Friday, December 14, 2012

Beneath the Skin: How they Did the Transformation Scene in 'An American Werewolf in London'

"An American Werewolf in London" has one of the most realistic appearing werewolf transformation sequences that I have ever seen. The movie was made in a time when CG effects were very expensive, and practical effects were king. While some companies now solely rely on CG as a crutch for their movie monsters, I find that those that still do it old school tend to have monsters that are far more real looking and convincing than their digital counterparts.

It's easy to see that the CG transformation lacks the weight and terror that the practical effects bring to the table. There's several reasons for that, from pacing issues to lack a of convincing sound effects. Most of which were handled quite well by "An American Werewolf in London."

The special effects for An American Werewolf were created by Rick Baker. The sequence shown above was so good, that he received an Oscar for it.

The animatronics used to create the two minute long agonizing werewolf transformation scene were quite elaborate. There were several animatronic heads made for the facial changes of the shot. While the skin and fur are now long gone, it's easy to see how they made the forehead and cheek bones protrude, and more importantly, how they made the lycanthrope jaw extension look so good.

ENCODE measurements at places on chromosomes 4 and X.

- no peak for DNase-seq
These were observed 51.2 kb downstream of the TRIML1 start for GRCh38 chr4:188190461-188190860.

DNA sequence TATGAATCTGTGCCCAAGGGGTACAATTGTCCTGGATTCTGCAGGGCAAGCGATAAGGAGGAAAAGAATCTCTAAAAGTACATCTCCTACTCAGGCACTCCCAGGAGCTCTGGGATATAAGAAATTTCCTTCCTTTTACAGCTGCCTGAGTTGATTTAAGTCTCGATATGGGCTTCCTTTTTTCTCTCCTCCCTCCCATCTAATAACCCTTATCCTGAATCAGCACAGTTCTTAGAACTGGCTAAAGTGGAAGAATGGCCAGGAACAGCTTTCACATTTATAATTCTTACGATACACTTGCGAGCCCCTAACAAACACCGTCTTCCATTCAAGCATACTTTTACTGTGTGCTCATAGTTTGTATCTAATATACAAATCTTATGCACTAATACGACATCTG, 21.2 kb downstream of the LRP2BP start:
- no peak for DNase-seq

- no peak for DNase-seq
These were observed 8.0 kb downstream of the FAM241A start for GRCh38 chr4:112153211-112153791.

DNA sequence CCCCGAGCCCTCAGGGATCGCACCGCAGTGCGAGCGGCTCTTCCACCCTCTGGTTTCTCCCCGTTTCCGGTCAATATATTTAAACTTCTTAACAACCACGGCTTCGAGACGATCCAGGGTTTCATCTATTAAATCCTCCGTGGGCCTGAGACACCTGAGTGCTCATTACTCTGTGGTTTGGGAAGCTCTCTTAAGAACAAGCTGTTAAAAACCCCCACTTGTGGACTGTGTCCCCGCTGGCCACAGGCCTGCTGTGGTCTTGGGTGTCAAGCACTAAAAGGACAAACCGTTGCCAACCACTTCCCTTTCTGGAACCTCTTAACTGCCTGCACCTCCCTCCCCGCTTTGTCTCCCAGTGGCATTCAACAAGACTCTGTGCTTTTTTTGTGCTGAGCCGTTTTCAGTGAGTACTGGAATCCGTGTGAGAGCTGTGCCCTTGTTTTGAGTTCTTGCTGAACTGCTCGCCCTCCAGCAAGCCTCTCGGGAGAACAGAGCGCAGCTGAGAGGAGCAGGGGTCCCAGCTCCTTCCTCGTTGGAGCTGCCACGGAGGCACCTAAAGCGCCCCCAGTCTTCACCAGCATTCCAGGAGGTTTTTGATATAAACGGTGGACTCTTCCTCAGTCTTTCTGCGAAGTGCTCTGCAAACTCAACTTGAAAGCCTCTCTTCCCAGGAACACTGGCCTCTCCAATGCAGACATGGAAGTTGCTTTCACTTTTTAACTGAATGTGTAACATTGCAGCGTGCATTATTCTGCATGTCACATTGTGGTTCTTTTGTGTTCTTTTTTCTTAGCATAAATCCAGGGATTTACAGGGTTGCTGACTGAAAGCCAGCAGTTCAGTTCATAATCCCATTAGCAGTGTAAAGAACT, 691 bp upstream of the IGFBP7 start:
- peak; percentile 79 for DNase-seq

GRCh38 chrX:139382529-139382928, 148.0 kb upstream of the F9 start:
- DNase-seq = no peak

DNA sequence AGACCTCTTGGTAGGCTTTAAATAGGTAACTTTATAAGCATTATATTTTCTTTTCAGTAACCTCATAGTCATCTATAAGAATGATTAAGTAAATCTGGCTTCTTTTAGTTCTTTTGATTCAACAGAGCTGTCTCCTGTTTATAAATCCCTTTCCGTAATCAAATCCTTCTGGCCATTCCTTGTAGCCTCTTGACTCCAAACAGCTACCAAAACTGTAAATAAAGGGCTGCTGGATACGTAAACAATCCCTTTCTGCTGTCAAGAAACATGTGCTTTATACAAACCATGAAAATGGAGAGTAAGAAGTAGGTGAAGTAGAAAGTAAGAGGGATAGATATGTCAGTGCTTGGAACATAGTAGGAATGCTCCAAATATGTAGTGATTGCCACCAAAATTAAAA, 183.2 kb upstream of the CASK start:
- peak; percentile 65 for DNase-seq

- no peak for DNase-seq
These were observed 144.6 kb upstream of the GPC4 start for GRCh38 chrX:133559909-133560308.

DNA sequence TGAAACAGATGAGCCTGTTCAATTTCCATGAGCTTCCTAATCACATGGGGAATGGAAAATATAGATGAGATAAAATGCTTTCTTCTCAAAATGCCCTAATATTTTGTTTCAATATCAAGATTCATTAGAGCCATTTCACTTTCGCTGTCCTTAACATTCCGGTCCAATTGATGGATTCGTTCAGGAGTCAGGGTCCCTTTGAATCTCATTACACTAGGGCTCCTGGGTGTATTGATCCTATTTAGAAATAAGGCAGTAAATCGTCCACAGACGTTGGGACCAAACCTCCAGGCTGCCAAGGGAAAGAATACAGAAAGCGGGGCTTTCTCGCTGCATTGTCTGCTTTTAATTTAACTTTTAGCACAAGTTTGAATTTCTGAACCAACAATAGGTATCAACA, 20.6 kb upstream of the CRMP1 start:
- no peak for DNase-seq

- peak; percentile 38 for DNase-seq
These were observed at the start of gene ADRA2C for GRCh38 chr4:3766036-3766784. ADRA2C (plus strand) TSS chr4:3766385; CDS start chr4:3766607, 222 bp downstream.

The sections of the cheeks and forehead move by pushing air through syringes.

The animatronics consists of a fiberglass shell, foam and wolf hair. The teeth in the jaw are larger than the actor's teeth, but smaller than the final teeth of the werewolf, which I believe is one of the things that lends to the scene's realism.

When taking into consideration that Baker was 30 years old and worked with a crew with an average age of 19, many of whom never worked on a film before, I think they did a fantastic job.

But it's not just the visual effects that make this scene scary, it's the sound effects as well.  This storyboard from the movie shows us that these sounds were desired from the very beginning of the movie design.

The sounds of bones crunching, hair growing, the feet elongating and the spine popping are so well timed, that it makes the scene all the more believable. Truly, it's a work of art that has yet to be outdone.

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